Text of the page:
Co-op costs expected to increase by £200m due to Covid-19

co-op steve murrells covid-19
Co-op chief executive Steve Murrells said each part of the business has been affected by the outbreak of the virus
// The Co-op expects to face a £200m bill due to Covid-19
// CEO Steve Murrells said no part of business has been left unaffected by the pandemic

The Co-op has warned that the coronavirus pandemic is expected to increase its costs by more than £200 million.

However, it expects the uplift to be partly offset by more food sales and the Chancellor of the Exchequer’s business rates holiday.

Co-op chief executive Steve Murrells said each part of the business has been affected by the outbreak of the virus.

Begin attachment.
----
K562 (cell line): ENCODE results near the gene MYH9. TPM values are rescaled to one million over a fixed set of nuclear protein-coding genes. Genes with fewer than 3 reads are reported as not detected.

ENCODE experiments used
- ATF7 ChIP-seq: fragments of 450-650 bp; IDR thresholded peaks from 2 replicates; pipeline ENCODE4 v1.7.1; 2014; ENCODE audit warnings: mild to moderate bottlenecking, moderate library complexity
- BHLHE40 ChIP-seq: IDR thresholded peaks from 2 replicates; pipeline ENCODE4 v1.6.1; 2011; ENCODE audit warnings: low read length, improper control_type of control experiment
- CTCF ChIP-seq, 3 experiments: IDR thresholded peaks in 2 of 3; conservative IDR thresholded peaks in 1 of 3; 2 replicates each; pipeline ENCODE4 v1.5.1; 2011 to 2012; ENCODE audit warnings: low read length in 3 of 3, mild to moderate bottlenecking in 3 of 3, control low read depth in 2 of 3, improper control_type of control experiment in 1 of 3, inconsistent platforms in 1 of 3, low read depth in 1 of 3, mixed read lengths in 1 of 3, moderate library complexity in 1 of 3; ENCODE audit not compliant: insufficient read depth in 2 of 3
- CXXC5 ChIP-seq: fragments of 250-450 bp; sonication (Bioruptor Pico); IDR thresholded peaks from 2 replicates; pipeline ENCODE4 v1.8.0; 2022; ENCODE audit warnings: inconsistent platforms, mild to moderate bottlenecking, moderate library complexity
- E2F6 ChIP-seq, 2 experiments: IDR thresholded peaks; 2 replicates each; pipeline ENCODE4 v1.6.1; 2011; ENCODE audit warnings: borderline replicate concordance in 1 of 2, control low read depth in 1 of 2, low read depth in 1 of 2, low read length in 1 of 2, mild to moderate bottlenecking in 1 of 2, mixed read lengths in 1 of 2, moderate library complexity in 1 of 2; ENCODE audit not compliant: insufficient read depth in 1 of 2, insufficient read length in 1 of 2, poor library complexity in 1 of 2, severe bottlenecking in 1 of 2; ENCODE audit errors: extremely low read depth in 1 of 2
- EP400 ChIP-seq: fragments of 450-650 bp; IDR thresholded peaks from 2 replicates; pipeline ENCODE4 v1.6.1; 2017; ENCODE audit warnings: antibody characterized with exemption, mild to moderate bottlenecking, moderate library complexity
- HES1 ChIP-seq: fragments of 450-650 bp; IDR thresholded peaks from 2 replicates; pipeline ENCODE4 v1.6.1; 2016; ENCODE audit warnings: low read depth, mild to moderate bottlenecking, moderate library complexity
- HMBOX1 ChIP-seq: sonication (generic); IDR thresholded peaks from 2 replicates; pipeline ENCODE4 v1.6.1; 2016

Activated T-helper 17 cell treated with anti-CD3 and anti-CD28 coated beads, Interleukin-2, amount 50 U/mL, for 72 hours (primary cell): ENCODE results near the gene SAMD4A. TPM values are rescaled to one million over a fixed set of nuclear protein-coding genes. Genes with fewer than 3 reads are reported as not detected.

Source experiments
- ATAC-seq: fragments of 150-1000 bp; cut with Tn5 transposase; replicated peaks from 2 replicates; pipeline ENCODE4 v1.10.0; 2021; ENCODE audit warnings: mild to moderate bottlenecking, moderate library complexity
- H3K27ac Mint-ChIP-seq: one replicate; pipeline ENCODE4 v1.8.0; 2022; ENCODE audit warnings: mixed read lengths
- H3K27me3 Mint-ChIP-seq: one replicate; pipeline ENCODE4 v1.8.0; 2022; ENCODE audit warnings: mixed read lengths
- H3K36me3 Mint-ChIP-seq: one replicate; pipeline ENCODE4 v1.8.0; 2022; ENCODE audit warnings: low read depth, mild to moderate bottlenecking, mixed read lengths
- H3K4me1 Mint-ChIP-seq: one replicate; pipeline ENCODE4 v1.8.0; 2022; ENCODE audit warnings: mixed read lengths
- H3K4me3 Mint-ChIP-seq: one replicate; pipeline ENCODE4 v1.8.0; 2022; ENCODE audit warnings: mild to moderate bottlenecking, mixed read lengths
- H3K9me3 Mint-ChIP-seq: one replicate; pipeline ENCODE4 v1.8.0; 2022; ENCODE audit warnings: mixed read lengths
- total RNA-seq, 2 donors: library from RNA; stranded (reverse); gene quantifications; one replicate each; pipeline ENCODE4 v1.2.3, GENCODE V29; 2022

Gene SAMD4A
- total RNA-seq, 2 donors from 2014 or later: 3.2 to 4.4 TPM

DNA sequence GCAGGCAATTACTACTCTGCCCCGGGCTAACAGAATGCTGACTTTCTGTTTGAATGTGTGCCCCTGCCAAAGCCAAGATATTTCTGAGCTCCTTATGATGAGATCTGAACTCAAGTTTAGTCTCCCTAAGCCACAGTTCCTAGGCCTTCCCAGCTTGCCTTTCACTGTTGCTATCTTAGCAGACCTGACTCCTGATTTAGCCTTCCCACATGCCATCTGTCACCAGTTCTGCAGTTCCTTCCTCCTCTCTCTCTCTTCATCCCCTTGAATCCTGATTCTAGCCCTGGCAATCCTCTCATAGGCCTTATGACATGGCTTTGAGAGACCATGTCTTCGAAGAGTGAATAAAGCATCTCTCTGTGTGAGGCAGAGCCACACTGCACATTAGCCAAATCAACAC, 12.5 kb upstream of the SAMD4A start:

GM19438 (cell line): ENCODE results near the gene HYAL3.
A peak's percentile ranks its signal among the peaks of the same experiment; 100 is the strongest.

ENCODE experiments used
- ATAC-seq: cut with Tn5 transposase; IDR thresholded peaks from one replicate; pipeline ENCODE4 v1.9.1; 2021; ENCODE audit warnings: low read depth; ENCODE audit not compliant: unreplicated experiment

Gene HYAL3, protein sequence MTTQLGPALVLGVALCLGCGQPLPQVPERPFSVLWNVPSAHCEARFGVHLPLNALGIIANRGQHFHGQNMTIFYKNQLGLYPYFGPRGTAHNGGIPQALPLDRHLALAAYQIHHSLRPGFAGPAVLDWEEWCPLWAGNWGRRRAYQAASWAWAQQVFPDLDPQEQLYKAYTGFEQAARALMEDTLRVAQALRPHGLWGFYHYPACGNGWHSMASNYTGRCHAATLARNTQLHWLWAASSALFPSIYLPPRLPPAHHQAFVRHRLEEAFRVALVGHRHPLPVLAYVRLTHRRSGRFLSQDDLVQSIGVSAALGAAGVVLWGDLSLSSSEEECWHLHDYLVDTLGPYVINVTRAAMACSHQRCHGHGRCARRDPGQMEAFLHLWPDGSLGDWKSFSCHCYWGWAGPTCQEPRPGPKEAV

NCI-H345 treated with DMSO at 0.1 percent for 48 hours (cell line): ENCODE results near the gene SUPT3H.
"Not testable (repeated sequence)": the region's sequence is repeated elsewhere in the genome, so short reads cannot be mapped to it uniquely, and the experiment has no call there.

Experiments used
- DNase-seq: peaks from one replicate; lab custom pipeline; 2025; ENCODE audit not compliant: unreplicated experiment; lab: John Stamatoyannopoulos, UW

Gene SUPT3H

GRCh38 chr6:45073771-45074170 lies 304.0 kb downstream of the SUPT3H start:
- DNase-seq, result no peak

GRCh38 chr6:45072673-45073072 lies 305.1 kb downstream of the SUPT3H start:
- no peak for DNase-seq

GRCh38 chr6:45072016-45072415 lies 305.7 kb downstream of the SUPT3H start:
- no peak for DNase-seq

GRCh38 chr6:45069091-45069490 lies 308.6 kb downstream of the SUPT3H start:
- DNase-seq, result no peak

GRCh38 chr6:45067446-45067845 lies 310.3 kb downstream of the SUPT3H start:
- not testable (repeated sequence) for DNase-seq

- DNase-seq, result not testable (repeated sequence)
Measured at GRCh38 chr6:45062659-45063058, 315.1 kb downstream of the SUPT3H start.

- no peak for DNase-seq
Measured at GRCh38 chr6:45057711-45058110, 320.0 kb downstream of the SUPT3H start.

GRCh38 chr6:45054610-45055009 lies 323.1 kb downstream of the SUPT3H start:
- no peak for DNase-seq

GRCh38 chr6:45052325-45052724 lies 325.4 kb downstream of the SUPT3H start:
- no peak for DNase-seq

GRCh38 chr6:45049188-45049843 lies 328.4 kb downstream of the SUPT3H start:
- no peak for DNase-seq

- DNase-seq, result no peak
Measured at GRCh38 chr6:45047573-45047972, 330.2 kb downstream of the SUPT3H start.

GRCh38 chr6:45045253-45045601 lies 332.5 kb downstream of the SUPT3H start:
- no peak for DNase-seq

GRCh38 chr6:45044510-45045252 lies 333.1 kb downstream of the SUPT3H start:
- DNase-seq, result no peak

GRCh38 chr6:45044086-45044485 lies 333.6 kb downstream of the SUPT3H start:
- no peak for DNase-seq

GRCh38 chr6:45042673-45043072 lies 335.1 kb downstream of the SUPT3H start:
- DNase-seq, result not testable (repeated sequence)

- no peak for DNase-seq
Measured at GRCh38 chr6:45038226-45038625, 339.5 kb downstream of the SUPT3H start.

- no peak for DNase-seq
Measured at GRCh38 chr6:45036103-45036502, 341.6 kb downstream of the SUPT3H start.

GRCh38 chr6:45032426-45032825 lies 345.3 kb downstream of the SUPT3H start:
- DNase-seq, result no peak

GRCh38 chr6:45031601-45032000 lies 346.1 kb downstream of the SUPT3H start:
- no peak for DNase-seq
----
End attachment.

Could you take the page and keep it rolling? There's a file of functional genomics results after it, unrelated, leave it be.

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In the year to January 4, the grocery retailer saw its food revenue increase by three per cent to £7.5 billion.

On a like-for-like basis, sales increased by 1.9 per cent to mark six consecutive years of like-for-like revenue growth for the business.

Underlying operational profit came in at £283 million.

During the year, the Co-op opened 79 new stores, refitted 152 shops and extended ten.

It also piloted a home delivery service from Co-op stores which includes same-day services across 100 towns and cities.

In addition, the retailer launched 554 new products and improved more than 1000 existing lines in the year.

“The Co-op made further financial progress through 2019, showing that co-operation is working,” Murrells said.

“While we didn’t know it at the time, that performance set us up well to withstand the impact of the Covid-19 crisis and to enable us to support the communities we operate in.”

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